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How did the tune "Turkey in the Straw" become the song for ice cream trucks?

Matthew:

How in God's name did the tune "Turkey in the Straw" become the perennial favorite for ice cream trucks?

-- Summertime Dreamer, La Mesa

Hey, make that Summertime Screamer. "Turkey in the Straw" has been the subject of more than one lawsuit around the country for its loud, intrusive, monotonous presence every afternoon. To be fair, "The Entertainer" by Scott Joplin and "Pop Goes the Weasel" are equally ubiquitous, nationwide. What have we come to in this country, suing the Good Humor man.... Anyway, the elves flagged down an engineer with Magic Box in Jacksonville, Florida, who offered them some Monkey Bars left over from 1963 and the answer to your question.

Once upon a time, Beals Music Inc. was the only manufacturer of loudspeaker systems for ice-cream trucks. For many years, if you wanted one, you had to buy theirs. They started out with mechanical chimes, then graduated to a loudspeaker system using guitar pickups, then took to digitizing analog recordings of attractive tunes. Attractive and cheap. "Turkey in the Straw" et al. are in the public domain, so Beals didn't have to pay royalties every time a truck rolled down the street. Beals is now out of biz, replaced by two companies that make the "music boxes," as they're known in the trade, plus temperature control and safety systems. Magic Box offers about 60 different songs in the form of a digital chip and can customize your system if you'd like to broadcast dogs howling the Notre Dame fight song or your kid playing "Danke Schoen" on the accordion. But "Turkey/Pop/Entertainer" are still the best sellers. Tradition. Inertia. Cheapness. Standard output power used to be 16 watts, but Magic Box has reduced theirs to 8 watts to appease the irritated multitudes.

The man who started it all in 1920 was the original Good Humor man, ice-cream parlor owner Harry Burt of Youngstown, Ohio. He took the then-new Eskimo Pie, shoved a stick into it, and sent an employee out in a white suit and a white truck to hawk them on the street. He attached his son's sled bells to the truck to attract more attention. By the early '70s, G. Humor was out of the direct-distribution biz, and independent fleets took over the routes. "Turkey in the Straw" took over our brains.

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Matthew:

How in God's name did the tune "Turkey in the Straw" become the perennial favorite for ice cream trucks?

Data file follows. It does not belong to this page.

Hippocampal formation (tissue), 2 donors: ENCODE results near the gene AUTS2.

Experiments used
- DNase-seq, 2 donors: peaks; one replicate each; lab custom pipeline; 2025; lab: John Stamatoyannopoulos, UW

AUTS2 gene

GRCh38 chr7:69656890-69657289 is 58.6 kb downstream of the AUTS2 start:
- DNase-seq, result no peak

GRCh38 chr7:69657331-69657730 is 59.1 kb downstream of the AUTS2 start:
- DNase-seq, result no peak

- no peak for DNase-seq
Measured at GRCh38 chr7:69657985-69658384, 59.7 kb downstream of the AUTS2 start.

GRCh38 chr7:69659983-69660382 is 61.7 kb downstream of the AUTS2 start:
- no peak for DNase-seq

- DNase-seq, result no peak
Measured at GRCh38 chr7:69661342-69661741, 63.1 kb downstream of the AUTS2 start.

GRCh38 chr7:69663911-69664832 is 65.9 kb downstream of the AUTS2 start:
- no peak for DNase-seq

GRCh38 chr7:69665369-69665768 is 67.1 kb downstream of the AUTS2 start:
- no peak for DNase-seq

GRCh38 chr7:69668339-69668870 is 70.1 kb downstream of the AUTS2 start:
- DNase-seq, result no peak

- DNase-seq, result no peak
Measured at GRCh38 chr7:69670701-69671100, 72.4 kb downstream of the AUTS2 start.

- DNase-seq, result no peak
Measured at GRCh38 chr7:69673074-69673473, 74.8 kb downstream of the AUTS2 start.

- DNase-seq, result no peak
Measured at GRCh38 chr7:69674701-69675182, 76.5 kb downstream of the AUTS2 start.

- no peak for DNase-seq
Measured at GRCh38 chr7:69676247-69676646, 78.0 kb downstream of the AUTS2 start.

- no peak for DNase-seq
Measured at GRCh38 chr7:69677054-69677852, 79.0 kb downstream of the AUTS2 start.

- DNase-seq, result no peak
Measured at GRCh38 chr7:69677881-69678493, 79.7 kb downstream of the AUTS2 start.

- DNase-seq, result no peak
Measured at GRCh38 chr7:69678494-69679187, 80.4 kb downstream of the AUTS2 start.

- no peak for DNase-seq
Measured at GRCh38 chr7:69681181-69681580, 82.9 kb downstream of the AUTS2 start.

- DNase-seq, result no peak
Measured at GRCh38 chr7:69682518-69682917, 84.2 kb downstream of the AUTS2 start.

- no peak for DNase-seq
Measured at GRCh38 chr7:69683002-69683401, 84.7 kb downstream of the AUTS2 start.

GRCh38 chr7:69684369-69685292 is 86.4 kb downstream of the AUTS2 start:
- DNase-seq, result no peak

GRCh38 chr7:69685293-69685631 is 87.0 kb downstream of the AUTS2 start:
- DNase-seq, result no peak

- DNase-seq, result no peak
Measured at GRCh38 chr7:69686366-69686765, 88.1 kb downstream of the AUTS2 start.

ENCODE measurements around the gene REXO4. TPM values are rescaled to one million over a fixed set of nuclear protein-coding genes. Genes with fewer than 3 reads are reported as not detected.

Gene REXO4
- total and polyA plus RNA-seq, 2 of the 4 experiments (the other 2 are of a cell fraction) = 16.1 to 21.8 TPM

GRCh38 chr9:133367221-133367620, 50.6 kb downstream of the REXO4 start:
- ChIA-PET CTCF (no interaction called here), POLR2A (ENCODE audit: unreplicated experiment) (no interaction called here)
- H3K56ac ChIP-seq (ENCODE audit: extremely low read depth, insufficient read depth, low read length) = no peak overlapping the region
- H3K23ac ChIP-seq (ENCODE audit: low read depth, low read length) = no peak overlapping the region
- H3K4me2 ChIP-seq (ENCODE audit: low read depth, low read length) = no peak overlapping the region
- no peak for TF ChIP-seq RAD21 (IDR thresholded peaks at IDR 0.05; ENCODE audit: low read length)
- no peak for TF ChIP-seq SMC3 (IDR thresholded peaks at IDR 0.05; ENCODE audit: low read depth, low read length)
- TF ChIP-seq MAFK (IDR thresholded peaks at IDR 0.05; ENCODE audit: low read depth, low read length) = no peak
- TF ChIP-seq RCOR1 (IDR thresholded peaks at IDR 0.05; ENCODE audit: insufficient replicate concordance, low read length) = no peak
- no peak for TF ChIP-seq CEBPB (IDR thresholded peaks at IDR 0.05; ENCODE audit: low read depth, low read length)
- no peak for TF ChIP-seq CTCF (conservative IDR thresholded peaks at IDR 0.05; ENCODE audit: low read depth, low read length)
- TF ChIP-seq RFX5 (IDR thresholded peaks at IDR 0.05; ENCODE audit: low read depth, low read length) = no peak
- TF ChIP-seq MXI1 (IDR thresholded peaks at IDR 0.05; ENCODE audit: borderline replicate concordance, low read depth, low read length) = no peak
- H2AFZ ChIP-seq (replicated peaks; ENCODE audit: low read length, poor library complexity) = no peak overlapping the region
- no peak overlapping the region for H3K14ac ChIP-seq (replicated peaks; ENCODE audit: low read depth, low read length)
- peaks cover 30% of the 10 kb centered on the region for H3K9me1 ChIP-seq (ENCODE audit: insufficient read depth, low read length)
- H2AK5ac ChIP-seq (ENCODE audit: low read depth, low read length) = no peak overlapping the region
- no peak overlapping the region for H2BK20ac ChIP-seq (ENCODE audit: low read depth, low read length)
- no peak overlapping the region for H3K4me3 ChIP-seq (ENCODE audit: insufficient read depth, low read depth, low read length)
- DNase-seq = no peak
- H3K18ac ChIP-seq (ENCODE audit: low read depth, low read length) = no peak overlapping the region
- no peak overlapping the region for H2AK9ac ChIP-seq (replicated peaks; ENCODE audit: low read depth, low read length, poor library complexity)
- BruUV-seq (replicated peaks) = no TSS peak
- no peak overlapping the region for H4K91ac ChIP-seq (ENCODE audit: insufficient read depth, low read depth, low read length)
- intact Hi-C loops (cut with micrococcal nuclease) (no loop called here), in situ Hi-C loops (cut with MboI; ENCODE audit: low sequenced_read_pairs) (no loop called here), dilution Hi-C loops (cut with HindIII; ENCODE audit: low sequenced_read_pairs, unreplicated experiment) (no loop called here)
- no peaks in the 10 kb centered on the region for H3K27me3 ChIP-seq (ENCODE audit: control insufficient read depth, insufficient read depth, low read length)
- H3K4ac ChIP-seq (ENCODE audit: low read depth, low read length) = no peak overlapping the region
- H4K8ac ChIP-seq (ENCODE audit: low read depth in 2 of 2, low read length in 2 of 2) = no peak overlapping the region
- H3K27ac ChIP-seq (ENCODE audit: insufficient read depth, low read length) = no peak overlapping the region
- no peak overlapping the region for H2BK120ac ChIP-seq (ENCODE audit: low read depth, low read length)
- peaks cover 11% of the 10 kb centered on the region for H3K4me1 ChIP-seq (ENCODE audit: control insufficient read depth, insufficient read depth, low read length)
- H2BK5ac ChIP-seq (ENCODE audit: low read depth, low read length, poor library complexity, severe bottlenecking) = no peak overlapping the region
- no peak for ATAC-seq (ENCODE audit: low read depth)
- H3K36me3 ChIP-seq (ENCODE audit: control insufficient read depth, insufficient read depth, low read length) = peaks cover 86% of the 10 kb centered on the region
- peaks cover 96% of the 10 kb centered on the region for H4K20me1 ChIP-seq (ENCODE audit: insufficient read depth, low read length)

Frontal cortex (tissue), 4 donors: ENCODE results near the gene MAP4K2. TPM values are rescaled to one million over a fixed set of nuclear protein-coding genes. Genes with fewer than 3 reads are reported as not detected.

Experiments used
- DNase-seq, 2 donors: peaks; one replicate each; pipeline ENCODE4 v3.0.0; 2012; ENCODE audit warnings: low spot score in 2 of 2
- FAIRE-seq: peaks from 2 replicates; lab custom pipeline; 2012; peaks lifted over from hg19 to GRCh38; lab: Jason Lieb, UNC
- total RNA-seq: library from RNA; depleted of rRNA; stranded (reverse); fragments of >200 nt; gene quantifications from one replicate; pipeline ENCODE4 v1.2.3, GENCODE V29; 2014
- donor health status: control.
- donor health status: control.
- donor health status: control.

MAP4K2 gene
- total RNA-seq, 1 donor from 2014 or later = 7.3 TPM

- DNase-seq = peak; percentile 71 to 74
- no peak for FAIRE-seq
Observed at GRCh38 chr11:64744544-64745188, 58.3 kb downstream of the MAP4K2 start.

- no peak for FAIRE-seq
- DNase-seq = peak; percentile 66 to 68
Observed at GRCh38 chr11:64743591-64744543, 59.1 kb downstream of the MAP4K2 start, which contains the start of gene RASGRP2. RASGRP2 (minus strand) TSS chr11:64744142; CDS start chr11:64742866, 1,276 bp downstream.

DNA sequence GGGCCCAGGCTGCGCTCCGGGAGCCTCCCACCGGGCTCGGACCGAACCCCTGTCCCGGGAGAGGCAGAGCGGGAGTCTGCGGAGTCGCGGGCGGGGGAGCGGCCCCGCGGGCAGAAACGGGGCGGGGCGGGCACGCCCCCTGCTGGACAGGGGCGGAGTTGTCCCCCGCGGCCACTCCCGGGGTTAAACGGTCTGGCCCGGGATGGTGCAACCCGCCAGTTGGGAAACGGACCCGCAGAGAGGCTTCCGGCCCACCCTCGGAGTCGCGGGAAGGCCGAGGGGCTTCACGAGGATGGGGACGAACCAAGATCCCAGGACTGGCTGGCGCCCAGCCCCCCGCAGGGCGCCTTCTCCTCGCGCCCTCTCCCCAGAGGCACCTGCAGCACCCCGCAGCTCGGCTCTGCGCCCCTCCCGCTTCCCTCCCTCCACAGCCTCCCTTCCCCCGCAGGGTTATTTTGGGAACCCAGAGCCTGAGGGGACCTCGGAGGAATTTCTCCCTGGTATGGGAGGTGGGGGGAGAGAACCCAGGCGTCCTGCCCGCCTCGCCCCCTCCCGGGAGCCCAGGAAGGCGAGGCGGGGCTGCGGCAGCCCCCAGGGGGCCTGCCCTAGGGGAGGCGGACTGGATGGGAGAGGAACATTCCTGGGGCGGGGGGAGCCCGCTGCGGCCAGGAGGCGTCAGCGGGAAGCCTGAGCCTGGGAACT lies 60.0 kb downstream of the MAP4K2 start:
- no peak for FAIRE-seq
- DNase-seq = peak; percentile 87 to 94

-- Summertime Dreamer, La Mesa

Hey, make that Summertime Screamer. "Turkey in the Straw" has been the subject of more than one lawsuit around the country for its loud, intrusive, monotonous presence every afternoon. To be fair, "The Entertainer" by Scott Joplin and "Pop Goes the Weasel" are equally ubiquitous, nationwide. What have we come to in this country, suing the Good Humor man.... Anyway, the elves flagged down an engineer with Magic Box in Jacksonville, Florida, who offered them some Monkey Bars left over from 1963 and the answer to your question.

Once upon a time, Beals Music Inc. was the only manufacturer of loudspeaker systems for ice-cream trucks. For many years, if you wanted one, you had to buy theirs. They started out with mechanical chimes, then graduated to a loudspeaker system using guitar pickups, then took to digitizing analog recordings of attractive tunes. Attractive and cheap. "Turkey in the Straw" et al. are in the public domain, so Beals didn't have to pay royalties every time a truck rolled down the street. Beals is now out of biz, replaced by two companies that make the "music boxes," as they're known in the trade, plus temperature control and safety systems. Magic Box offers about 60 different songs in the form of a digital chip and can customize your system if you'd like to broadcast dogs howling the Notre Dame fight song or your kid playing "Danke Schoen" on the accordion. But "Turkey/Pop/Entertainer" are still the best sellers. Tradition. Inertia. Cheapness. Standard output power used to be 16 watts, but Magic Box has reduced theirs to 8 watts to appease the irritated multitudes.

The man who started it all in 1920 was the original Good Humor man, ice-cream parlor owner Harry Burt of Youngstown, Ohio. He took the then-new Eskimo Pie, shoved a stick into it, and sent an employee out in a white suit and a white truck to hawk them on the street. He attached his son's sled bells to the truck to attract more attention. By the early '70s, G. Humor was out of the direct-distribution biz, and independent fleets took over the routes. "Turkey in the Straw" took over our brains.

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